Wednesday, June 19, 2013

Confessions of a Book Whore: Fifty Shades of WHAT!?




I know I am re-opening a can of worms when it comes to the erotic fiction genre rampage. I have been dying to write a post on this subject for ages – since that fateful day my mother picked up the novel and gorged herself on lashings of ripe, fervent erotic fiction. Don’t you love my puns? It’s just far too easy. 

The world collapsed into disarray with the novel that sold more copies than Harry Potter; a novel written by a mother herself about a young girl who falls in love with a rich bachelor with a dark secret. I have met many of those bachelor-types, none with as much suave and pizzazz as our dear Christian Grey. So befell the quarry of the erotic fiction, fang-bang, rip-offs, classic-rewrites and many more trilogies. I had happily ignored the trap to fall into the opinion piece of le-erotica books, having blustered my opinion out-loud on more than one occasion.


 
I read the books. Yes. Fear not, I never got past book one. Fifty Shades of Grey had me rolling me eyes at the level of unimaginative S&M scenes possible – I am sure a flat in Hillbrow could teach E.L James a few tricks.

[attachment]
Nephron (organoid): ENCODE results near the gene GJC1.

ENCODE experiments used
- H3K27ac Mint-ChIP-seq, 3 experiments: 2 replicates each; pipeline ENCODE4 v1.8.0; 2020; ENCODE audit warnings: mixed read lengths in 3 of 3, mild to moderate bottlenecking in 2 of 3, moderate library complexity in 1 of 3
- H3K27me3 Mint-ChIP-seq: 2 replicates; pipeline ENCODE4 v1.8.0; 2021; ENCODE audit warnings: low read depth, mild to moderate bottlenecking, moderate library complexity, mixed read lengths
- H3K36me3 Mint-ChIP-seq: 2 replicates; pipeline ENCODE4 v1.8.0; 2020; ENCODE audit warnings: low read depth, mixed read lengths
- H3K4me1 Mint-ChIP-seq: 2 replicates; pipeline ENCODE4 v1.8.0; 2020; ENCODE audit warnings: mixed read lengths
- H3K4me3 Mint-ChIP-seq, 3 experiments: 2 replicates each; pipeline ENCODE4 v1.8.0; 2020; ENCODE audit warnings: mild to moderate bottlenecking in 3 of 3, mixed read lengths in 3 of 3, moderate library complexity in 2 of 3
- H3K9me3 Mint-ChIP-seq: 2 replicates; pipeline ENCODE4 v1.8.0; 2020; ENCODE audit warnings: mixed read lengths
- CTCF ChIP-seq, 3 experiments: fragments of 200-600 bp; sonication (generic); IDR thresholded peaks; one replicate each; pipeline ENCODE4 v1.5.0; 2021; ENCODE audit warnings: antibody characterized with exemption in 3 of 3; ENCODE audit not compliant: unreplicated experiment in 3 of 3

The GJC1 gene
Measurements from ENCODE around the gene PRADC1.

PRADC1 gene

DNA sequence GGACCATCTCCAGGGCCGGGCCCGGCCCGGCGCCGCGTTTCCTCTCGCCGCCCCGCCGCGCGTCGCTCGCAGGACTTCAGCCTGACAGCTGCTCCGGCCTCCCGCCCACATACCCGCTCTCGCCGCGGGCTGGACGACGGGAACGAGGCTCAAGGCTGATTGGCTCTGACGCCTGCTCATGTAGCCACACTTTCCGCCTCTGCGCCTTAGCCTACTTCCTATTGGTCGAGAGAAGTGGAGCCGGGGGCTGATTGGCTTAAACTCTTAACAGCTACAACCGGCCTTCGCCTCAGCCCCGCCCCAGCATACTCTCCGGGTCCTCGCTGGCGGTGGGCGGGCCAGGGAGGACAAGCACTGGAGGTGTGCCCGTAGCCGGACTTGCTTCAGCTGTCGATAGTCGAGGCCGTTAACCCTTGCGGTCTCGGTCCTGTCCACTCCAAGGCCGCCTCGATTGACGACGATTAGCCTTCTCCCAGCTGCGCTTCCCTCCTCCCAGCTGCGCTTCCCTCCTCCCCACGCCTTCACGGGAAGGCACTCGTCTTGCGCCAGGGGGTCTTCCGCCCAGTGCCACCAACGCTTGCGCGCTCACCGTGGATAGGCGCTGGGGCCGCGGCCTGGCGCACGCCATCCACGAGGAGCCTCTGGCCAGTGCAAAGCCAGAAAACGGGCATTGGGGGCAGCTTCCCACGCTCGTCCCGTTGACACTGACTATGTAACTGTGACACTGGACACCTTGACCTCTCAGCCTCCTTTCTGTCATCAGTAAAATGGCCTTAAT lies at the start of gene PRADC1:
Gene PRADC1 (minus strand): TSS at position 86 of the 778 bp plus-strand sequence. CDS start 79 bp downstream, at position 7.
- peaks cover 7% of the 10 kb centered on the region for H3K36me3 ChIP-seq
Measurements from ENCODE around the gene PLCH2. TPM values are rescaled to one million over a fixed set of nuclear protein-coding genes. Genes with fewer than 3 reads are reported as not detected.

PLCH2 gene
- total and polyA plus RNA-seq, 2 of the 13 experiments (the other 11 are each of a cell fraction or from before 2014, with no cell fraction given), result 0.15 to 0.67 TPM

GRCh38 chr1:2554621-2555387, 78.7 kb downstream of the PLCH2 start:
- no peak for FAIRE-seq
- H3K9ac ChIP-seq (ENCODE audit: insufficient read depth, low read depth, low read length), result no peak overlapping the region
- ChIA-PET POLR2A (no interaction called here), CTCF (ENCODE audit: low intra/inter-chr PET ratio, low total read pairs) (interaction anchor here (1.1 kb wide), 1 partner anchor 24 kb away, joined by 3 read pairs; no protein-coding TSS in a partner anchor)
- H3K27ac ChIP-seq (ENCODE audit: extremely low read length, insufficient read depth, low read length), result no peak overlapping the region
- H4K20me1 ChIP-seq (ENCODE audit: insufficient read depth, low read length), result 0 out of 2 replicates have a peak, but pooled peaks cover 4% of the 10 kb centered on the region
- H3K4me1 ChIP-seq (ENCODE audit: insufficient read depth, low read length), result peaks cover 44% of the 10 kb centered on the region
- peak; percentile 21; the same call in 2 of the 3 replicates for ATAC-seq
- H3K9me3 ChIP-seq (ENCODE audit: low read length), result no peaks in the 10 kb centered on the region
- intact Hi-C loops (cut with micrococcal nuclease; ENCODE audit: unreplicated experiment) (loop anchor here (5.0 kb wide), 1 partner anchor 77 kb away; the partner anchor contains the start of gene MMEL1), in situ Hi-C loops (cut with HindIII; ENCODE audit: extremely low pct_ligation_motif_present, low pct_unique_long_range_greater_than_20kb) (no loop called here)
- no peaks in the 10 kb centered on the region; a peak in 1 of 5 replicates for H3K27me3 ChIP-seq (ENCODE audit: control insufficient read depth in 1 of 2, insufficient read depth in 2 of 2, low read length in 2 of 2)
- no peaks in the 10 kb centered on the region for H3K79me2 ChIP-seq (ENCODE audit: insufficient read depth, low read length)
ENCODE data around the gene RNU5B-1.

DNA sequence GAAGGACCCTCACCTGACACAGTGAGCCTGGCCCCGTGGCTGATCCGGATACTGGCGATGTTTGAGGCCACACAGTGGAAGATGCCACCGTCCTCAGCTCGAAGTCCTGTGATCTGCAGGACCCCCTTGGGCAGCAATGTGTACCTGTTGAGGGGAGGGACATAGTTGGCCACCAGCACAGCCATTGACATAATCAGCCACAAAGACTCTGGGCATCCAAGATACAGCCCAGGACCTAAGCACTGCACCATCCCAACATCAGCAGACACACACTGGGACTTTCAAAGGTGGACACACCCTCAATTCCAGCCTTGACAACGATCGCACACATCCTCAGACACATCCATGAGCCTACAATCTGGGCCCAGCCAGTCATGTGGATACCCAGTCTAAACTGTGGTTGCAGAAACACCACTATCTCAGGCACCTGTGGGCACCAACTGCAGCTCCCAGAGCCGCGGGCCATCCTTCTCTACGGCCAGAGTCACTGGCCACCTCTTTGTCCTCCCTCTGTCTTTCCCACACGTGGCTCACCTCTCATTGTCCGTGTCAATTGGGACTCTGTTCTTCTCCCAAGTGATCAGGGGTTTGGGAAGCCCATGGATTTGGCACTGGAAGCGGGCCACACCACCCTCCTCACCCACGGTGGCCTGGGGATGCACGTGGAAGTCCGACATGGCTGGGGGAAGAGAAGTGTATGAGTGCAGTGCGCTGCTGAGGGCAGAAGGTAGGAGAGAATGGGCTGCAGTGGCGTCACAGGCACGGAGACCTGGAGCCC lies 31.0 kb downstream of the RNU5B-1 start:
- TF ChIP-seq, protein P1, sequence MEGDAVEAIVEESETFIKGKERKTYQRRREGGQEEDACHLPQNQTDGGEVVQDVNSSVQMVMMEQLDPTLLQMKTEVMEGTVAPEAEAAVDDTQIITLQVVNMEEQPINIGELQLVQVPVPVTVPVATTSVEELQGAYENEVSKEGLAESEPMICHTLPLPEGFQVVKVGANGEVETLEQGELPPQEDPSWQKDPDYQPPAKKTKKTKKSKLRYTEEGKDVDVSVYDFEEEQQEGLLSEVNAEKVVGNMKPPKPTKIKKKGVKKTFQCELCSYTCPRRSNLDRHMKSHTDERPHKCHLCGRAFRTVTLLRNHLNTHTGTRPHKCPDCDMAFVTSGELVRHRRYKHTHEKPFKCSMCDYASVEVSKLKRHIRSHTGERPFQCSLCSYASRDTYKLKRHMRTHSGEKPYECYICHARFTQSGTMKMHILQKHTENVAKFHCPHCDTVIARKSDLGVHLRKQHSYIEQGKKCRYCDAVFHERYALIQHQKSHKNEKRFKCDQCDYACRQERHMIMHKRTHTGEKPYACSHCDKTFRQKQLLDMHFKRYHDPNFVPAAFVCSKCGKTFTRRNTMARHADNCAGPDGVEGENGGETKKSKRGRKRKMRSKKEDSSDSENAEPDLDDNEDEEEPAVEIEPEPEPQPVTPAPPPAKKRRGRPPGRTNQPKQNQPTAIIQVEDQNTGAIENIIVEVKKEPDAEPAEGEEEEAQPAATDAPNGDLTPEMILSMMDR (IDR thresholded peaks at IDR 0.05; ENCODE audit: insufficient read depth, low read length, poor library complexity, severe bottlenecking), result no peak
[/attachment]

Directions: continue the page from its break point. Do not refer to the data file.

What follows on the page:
I needed to read them, for the common place of having an opinion and ultimately seeing if I too would be swayed by leather and whips. I then challenged myself to Bared to You by Sylvia Day, another of my mother’s obsessions. If there is one thing I learned from this experience was that erotica novels are far more fun in audio – hello late night eTV porn music. Again, I found myself rolling my eyes at Eva’s tantrums, one such tantrum had her fleeing from the hotel room post-coitus in a night-robe (barefooted) after finding several vibrators in a cupboard, Gideon (hours of searching) finds her sitting in a coffee shop, and coaxes her back. Sounds like my Friday nights! 

I wanted to stay out of this online bash of erotica, or as Julie Burchill says ‘like putting a crocheted crinoline lady on a lavatory roll’ 

Then I was enlightened by Rebecca Davis’s review of Fifty Shades of Grey had me in stitches: